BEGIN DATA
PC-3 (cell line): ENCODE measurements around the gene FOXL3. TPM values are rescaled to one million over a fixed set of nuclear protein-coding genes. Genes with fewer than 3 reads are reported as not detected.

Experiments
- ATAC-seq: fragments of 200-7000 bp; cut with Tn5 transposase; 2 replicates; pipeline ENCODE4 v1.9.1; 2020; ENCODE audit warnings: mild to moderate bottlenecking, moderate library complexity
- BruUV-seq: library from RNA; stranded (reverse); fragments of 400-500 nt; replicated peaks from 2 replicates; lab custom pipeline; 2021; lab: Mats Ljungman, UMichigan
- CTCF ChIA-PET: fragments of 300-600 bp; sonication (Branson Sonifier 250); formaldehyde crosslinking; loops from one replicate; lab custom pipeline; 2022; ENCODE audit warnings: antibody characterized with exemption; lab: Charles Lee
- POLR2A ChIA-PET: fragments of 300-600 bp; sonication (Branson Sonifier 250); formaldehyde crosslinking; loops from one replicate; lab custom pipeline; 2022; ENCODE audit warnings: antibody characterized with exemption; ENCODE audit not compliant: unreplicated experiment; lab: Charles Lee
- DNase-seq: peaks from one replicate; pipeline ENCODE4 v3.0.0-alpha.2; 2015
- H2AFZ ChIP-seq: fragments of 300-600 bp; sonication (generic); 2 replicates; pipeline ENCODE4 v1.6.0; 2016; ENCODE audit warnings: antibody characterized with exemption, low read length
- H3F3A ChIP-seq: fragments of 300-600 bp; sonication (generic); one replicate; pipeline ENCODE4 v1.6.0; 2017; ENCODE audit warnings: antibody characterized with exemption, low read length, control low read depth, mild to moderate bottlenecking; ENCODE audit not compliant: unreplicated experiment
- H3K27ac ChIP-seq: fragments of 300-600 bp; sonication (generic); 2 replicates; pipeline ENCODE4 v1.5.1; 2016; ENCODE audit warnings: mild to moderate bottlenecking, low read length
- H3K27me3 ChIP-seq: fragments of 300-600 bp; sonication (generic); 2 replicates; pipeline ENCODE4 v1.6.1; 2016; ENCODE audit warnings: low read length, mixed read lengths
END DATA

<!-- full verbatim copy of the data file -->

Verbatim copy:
PC-3 (cell line): ENCODE measurements around the gene FOXL3. TPM values are rescaled to one million over a fixed set of nuclear protein-coding genes. Genes with fewer than 3 reads are reported as not detected.

Experiments
- ATAC-seq: fragments of 200-7000 bp; cut with Tn5 transposase; 2 replicates; pipeline ENCODE4 v1.9.1; 2020; ENCODE audit warnings: mild to moderate bottlenecking, moderate library complexity
- BruUV-seq: library from RNA; stranded (reverse); fragments of 400-500 nt; replicated peaks from 2 replicates; lab custom pipeline; 2021; lab: Mats Ljungman, UMichigan
- CTCF ChIA-PET: fragments of 300-600 bp; sonication (Branson Sonifier 250); formaldehyde crosslinking; loops from one replicate; lab custom pipeline; 2022; ENCODE audit warnings: antibody characterized with exemption; lab: Charles Lee
- POLR2A ChIA-PET: fragments of 300-600 bp; sonication (Branson Sonifier 250); formaldehyde crosslinking; loops from one replicate; lab custom pipeline; 2022; ENCODE audit warnings: antibody characterized with exemption; ENCODE audit not compliant: unreplicated experiment; lab: Charles Lee
- DNase-seq: peaks from one replicate; pipeline ENCODE4 v3.0.0-alpha.2; 2015
- H2AFZ ChIP-seq: fragments of 300-600 bp; sonication (generic); 2 replicates; pipeline ENCODE4 v1.6.0; 2016; ENCODE audit warnings: antibody characterized with exemption, low read length
- H3F3A ChIP-seq: fragments of 300-600 bp; sonication (generic); one replicate; pipeline ENCODE4 v1.6.0; 2017; ENCODE audit warnings: antibody characterized with exemption, low read length, control low read depth, mild to moderate bottlenecking; ENCODE audit not compliant: unreplicated experiment
- H3K27ac ChIP-seq: fragments of 300-600 bp; sonication (generic); 2 replicates; pipeline ENCODE4 v1.5.1; 2016; ENCODE audit warnings: mild to moderate bottlenecking, low read length
- H3K27me3 ChIP-seq: fragments of 300-600 bp; sonication (generic); 2 replicates; pipeline ENCODE4 v1.6.1; 2016; ENCODE audit warnings: low read length, mixed read lengths